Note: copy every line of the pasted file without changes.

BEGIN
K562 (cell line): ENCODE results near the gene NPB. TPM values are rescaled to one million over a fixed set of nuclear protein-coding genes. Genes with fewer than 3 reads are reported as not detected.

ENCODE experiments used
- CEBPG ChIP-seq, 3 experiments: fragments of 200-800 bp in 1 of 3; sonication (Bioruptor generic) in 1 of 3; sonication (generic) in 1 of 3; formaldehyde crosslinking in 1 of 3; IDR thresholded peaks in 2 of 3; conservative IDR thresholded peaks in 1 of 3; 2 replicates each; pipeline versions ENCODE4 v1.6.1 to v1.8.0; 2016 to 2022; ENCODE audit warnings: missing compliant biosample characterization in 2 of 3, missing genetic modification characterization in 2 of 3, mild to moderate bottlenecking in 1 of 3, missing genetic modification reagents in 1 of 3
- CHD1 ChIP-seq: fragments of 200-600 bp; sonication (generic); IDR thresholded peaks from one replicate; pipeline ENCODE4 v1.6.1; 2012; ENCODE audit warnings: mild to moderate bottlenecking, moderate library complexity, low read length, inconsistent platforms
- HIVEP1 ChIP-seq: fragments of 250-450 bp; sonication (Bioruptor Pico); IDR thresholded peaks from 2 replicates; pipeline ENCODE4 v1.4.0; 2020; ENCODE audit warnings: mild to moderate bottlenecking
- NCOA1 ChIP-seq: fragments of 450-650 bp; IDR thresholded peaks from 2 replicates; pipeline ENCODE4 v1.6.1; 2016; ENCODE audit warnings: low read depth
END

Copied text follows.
K562 (cell line): ENCODE results near the gene NPB. TPM values are rescaled to one million over a fixed set of nuclear protein-coding genes. Genes with fewer than 3 reads are reported as not detected.

ENCODE experiments used
- CEBPG ChIP-seq, 3 experiments: fragments of 200-800 bp in 1 of 3; sonication (Bioruptor generic) in 1 of 3; sonication (generic) in 1 of 3; formaldehyde crosslinking in 1 of 3; IDR thresholded peaks in 2 of 3; conservative IDR thresholded peaks in 1 of 3; 2 replicates each; pipeline versions ENCODE4 v1.6.1 to v1.8.0; 2016 to 2022; ENCODE audit warnings: missing compliant biosample characterization in 2 of 3, missing genetic modification characterization in 2 of 3, mild to moderate bottlenecking in 1 of 3, missing genetic modification reagents in 1 of 3
- CHD1 ChIP-seq: fragments of 200-600 bp; sonication (generic); IDR thresholded peaks from one replicate; pipeline ENCODE4 v1.6.1; 2012; ENCODE audit warnings: mild to moderate bottlenecking, moderate library complexity, low read length, inconsistent platforms
- HIVEP1 ChIP-seq: fragments of 250-450 bp; sonication (Bioruptor Pico); IDR thresholded peaks from 2 replicates; pipeline ENCODE4 v1.4.0; 2020; ENCODE audit warnings: mild to moderate bottlenecking
- NCOA1 ChIP-seq: fragments of 450-650 bp; IDR thresholded peaks from 2 replicates; pipeline ENCODE4 v1.6.1; 2016; ENCODE audit warnings: low read depth